big question, Phil, about the state of the market. you're probably right, but I see "real" problems with the money that's on the books in banks, pension funds, endowment funds, insurance funds, and the like... I don't think the money's there. As long as these funds carry unresolved securities as assets, I think they're at risk. the term "mark to market" equals "armageddon". so far, Bernanke et al, have dodged the bullet, and it's possible that if we have triple digit inflation, they'll bail out the debt by paying back in cheap dollars... but, ya have to remember that the '29 market didn't recover until 1954.

that 537 trillion dollars in derivative "notional" dollars... may not be what it sounds like, but it ain't smoke, either.

credit derivatives were supposed to protect the leveraged hedge funds and commodity accounts, but anyone who truly believes that this is happening, is still feeling good. reality is the great leveler.

I've been wrong for the past five years, so can't lay claim to being a guru, but for the life of me, can't imagine how we'll be back to the "normal" that the financial pundits claim.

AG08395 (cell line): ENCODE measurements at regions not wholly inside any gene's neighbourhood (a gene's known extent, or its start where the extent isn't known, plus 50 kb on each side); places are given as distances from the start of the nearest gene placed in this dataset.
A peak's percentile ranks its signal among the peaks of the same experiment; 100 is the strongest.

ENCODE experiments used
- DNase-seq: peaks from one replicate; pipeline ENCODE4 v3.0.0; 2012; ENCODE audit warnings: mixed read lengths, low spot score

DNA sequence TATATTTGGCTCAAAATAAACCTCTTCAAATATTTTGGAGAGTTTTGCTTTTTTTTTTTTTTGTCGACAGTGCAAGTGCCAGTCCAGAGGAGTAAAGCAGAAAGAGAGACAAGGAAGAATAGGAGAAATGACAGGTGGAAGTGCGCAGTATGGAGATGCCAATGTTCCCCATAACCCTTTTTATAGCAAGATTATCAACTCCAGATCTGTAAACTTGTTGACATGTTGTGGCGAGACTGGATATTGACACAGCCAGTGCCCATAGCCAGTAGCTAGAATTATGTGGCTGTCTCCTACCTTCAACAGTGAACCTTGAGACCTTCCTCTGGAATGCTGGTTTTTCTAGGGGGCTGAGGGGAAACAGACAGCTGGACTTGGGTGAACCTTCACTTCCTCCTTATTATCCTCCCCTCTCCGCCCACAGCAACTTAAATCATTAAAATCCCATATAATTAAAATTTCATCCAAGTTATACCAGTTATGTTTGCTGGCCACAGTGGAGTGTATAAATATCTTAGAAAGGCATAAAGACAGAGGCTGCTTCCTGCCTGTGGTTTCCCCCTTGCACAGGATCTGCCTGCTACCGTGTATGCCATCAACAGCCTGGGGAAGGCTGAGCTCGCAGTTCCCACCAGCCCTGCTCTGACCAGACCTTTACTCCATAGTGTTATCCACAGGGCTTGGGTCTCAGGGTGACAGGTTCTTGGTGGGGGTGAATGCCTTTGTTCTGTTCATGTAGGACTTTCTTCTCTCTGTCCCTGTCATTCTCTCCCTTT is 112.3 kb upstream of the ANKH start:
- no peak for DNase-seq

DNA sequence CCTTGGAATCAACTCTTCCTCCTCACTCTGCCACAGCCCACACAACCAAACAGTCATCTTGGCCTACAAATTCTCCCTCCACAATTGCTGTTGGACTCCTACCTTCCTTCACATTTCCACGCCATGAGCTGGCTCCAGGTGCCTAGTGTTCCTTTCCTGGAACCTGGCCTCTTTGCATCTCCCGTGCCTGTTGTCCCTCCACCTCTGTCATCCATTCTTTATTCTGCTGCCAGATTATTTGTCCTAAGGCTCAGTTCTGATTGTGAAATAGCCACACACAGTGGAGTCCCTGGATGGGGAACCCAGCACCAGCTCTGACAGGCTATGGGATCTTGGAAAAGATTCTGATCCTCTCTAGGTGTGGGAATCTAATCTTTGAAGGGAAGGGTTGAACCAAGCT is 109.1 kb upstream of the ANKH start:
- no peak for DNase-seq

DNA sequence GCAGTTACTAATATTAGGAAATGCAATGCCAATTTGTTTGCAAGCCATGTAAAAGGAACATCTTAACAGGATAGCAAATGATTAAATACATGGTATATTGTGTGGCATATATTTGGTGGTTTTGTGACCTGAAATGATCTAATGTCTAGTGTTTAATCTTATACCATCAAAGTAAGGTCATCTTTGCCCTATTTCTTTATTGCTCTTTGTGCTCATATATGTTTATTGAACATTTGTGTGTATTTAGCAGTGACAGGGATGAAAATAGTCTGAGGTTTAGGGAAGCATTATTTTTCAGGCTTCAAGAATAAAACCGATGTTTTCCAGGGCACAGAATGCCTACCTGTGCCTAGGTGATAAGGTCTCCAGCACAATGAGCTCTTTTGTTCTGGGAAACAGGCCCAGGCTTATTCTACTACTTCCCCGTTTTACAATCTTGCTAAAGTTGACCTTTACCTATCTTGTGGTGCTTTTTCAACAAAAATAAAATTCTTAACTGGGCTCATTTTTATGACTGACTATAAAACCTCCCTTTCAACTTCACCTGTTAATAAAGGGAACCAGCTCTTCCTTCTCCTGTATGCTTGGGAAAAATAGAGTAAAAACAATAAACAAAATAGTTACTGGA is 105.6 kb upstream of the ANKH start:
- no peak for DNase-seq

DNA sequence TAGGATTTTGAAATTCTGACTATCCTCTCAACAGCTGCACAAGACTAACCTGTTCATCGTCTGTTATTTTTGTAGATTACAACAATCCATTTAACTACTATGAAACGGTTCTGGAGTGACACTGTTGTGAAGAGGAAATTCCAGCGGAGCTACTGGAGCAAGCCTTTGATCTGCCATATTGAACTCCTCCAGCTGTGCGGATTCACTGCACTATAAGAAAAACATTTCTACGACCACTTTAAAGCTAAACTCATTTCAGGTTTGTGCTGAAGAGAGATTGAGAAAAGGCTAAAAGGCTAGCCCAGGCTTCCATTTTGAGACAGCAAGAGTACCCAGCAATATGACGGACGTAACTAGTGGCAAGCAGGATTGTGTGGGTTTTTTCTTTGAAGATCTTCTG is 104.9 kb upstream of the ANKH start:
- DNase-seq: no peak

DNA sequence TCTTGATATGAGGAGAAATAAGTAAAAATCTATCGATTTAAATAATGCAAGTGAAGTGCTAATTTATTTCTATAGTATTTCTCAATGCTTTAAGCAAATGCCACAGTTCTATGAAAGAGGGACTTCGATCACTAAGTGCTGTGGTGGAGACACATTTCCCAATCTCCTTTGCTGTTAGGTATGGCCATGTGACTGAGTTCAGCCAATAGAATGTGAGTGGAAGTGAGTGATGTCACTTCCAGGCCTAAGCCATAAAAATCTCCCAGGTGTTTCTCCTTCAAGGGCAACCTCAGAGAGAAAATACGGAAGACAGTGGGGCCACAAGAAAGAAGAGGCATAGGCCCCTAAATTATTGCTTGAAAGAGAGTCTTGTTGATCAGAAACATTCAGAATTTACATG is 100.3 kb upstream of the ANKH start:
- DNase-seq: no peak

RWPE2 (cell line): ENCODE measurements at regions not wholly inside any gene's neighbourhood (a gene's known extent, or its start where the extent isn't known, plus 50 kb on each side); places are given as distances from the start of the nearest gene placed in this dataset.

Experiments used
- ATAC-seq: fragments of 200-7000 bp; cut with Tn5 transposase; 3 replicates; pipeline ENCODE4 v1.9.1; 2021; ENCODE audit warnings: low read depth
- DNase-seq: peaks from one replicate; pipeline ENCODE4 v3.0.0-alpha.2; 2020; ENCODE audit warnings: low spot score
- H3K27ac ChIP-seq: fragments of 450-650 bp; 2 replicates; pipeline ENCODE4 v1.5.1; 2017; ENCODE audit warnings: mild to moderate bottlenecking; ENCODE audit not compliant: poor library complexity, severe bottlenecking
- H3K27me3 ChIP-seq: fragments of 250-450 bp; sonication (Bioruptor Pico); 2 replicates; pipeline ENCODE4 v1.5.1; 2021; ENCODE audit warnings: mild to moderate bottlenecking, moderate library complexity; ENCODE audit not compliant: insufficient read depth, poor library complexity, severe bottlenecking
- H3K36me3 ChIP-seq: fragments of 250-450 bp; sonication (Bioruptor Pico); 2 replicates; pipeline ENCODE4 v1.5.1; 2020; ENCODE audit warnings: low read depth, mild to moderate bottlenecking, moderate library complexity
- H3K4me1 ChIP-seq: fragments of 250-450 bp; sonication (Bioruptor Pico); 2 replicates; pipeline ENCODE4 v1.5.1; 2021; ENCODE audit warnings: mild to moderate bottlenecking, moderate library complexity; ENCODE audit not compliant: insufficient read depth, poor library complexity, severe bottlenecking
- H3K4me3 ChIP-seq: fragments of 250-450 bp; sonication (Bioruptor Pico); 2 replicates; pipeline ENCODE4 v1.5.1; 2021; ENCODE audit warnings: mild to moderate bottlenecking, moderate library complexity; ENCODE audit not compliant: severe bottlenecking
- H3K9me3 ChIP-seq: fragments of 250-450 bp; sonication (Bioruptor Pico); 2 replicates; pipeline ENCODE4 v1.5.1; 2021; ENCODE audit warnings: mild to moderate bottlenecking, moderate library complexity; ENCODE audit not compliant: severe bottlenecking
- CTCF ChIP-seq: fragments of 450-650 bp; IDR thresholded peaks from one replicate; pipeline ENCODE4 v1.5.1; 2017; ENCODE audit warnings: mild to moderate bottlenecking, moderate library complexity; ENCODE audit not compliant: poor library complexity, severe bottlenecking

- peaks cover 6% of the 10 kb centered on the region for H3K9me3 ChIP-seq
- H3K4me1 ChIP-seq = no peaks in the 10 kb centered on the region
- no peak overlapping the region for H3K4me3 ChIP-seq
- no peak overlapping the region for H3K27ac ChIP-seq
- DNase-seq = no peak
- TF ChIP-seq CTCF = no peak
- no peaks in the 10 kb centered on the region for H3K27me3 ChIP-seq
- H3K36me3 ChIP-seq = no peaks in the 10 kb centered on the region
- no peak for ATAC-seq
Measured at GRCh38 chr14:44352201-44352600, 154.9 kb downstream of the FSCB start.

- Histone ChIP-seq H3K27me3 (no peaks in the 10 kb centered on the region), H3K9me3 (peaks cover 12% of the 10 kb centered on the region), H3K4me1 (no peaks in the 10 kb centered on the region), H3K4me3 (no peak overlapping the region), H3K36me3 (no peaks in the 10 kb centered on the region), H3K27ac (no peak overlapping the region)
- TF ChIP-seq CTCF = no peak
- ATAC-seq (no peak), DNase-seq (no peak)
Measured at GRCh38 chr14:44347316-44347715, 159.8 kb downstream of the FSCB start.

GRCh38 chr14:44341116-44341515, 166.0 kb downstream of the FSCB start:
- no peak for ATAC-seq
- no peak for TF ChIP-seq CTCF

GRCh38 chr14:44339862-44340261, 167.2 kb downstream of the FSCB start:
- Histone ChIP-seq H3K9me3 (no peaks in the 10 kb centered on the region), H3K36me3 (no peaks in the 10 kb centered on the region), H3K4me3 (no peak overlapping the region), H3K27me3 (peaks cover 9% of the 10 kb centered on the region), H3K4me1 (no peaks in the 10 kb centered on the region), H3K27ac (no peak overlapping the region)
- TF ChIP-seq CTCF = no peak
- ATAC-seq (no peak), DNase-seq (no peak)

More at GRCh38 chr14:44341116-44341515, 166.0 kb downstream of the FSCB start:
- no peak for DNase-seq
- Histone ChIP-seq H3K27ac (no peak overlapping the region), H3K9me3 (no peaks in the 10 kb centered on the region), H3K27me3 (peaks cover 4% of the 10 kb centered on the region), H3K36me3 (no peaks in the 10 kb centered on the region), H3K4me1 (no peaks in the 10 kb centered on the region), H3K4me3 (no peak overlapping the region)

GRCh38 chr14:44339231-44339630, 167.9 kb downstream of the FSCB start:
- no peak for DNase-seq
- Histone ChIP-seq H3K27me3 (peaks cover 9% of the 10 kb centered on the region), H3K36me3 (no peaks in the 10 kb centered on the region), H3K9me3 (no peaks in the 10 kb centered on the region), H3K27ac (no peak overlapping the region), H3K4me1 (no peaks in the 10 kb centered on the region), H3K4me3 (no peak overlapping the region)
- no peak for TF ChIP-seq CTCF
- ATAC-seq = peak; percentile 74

Guest's picture

Although the fixed rate is 0 it appears that it return a higher
flexable rate than a bond bought year ago. Don't know why this
is done. If you look at the flexable rate of a 2008 i-bond you
will see it is higher than previouis year with it's 0 fixed
rate. ???

Philip Brewer's picture

Based on your comment, I can't be completely sure what you're describing, but I do have one notion:

The effective rate for an I-Bond changes every six months, starting when you buy it.  If the inflation rate is rising, then new bonds will include a higher inflation component to the rate, but old bonds will still include the lower inflation component until their 6-month anniversary, at which point they step up to the new rate.

You can see the details on the Treasury's page about I-bond interest rates.

Guest's picture
Donn Nemchick

Don't forget that the I Bond and EE Bond are exempt from most state income taxes and are a Federal income tax deferred investment. Combined that with they can be redeemed at any bank if you move from state to state they have inducements to hold on to them. No charge for replacements if they are lost or stolen as well! I am holding on to my $5000 worth of bonds purchased from 2000 to 2005. Won't buy any new ones however feel safe having a "rainy day" fund available if all else fails. Thanks for the information!